Review: The Eye in the Door, by Pat Barker

This second novel in the Regeneration Trilogy continues to expose the horrors of war, through the lives of several men recovering from psychological trauma.  Billy Prior, recently released from Craiglockhart hospital, remains under the care of psychiatrist Dr. William Rivers. Prior works in a London-based intelligence unit, investigating an alleged assassination plot.  Barker elegantly weaves the threads of Prior’s mental state, his personal relationships, and the assassination plot into a fairly interesting story.  As with Regeneration, this book shows a side of the war seldom seen in “mainstream” literature and films, which tend to glamorize combat.  And in this installment, Barker also shows how the war has affected British culture, whipping up patriotism and stifling dissent.

But here’s the thing: in the first fourteen pages, the reader is treated to one episode of heterosexual foreplay, followed almost immediately by a more graphic gay sex scene.  OK, the character is bisexual, I get it.  Ms. Barker, why didn’t you just say so?  Did you have to hit me over the head with it?  Barker is clearly sympathetic towards her gay and bisexual characters, and accurately portrays the “double life” led by most gay men at that time.  The secrecy and repression were quite sad, really.  I just felt the erotic scenes were a bit gratuitous.

Having said that, I enjoyed reading more about Dr. Rivers and learning of his treatment methods.   This book is a fairly quick read and I am looking forward to completing the trilogy.

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9 thoughts on “Review: The Eye in the Door, by Pat Barker

    • No surprise, Wendy! I really struggled with writing this review … it was a good book in a way, but could have been better !

  1. I haven’t read this yet. Would the sex scenes be Barker’s way of ‘showing not telling’ when it comes to the characters’ sexuality?

    I loved Regeneration but the reviews I’ve read of the following two books in the trilogy have seemed a bit less positive. Which is strange given that the 3rd one won the prize…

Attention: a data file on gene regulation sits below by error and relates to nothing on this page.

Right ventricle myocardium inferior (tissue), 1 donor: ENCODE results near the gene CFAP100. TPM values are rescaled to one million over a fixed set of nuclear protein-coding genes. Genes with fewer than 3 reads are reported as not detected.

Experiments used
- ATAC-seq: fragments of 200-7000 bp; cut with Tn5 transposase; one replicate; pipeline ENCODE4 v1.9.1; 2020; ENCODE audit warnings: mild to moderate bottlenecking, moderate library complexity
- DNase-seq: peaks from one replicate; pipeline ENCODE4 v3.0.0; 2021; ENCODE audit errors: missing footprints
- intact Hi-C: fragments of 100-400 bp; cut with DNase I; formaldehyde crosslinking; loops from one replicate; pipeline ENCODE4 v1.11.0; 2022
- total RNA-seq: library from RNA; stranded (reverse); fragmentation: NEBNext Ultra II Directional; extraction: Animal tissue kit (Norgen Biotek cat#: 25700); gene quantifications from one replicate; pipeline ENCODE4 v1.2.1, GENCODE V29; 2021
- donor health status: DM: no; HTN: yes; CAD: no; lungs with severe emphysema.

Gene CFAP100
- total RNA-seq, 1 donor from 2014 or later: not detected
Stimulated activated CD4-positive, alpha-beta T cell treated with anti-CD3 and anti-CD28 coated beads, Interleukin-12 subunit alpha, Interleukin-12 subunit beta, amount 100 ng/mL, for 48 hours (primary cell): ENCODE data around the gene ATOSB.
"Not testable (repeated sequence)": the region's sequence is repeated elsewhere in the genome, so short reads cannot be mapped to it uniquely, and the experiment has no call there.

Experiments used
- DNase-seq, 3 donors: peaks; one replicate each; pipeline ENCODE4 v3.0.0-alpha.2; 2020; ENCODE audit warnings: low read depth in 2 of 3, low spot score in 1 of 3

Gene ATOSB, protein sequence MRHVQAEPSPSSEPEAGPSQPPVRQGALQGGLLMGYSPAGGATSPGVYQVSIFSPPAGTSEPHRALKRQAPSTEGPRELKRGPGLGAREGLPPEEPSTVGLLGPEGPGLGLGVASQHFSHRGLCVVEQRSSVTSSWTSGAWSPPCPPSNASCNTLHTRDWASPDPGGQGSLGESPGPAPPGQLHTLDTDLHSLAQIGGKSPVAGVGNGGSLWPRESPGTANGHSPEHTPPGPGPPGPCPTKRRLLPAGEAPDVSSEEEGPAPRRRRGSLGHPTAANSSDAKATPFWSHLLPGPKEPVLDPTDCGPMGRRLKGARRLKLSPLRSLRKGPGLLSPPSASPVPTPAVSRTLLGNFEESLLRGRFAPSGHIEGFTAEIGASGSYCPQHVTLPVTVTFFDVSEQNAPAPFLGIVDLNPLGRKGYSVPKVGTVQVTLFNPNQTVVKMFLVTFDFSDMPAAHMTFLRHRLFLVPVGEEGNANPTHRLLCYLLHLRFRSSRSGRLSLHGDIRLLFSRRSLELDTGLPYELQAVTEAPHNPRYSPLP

• Marieke, I didn’t have a problem with Barker using a “show not tell” technique, but I guess it was just so over the top and literally the first thing that happens in the book. Just not subtle at all!!

      As for The Ghost Road winning the Booker, there’s a comment on my review of Regeneration which I think is spot on: the prize was awarded more for the entire trilogy than the third book. The three books together are probably about as long as the 2009 winner, Wolf Hall !!

  2. Ah, that makes more sense, then, if the prize really went to the whole trilogy. I was wondering why/how. I guess I will need to read all three, then!

    Just to play devil’s advocate, does the sexuality need to be subtle? Or was it unexpected because of how subtly it was dealt with in the first book?

    • Hello again Marieke. You’re posing some thought-provoking questions. As a rule I’m not bothered by sex scenes in literature, and they don’t need to be subtle. I’ve just spent about 10 minutes trying to compose a reply to your comment that explains my thinking and makes sense … and I keep starting over. You can bet I’ll be thinking about more about what it was exactly that bothered me !

  3. I remember hearing a heterosexual male actor saying that he was asked repeatedly how he dealt with the love scenes in which he played a homosexual man and how he was surprised that nobody had ever asked him how hard it was to act the part of a serial killer (which, apparently he had also done). I was reminded of this because I found a few scenes in the Regeneration novels disturbing, but not the sex scenes!

    Whether the scenes “worked” for you as a reader, or whether they were too graphic, is something else entirely, but I didn’t find them gratuitous, unwarranted. I think these first two scenes are carefully placed in close proximity to demonstrate the forced fracture in the character’s identity; otherwise readers might simply accept the “charade” of Prior’s relationship with Sarah, which might be conventional and acceptable but isn’t what he ultimately wants. And the scene with Manning, is actually cut a bit short, isn’t it? The action clearly continues after the chapter ends, but we’re expected to use our imaginations for the rest! ::grin::

  4. I found reading TEITD took me a little longer than it took me to read Regeneration but that could have been because I’d read the first volume before; in any case The Ghost Road felt as though it read in half the time. So if you’re looking forward to finishing, you might be pleased to know it finishes faster than you might have thought!

    • I’ll be reading The Ghost Road in the next couple of weeks and I’m really looking forward to it! I saw that you posted your review today but I just “starred” it in my reader because I want to wait until I’ve read it myself.

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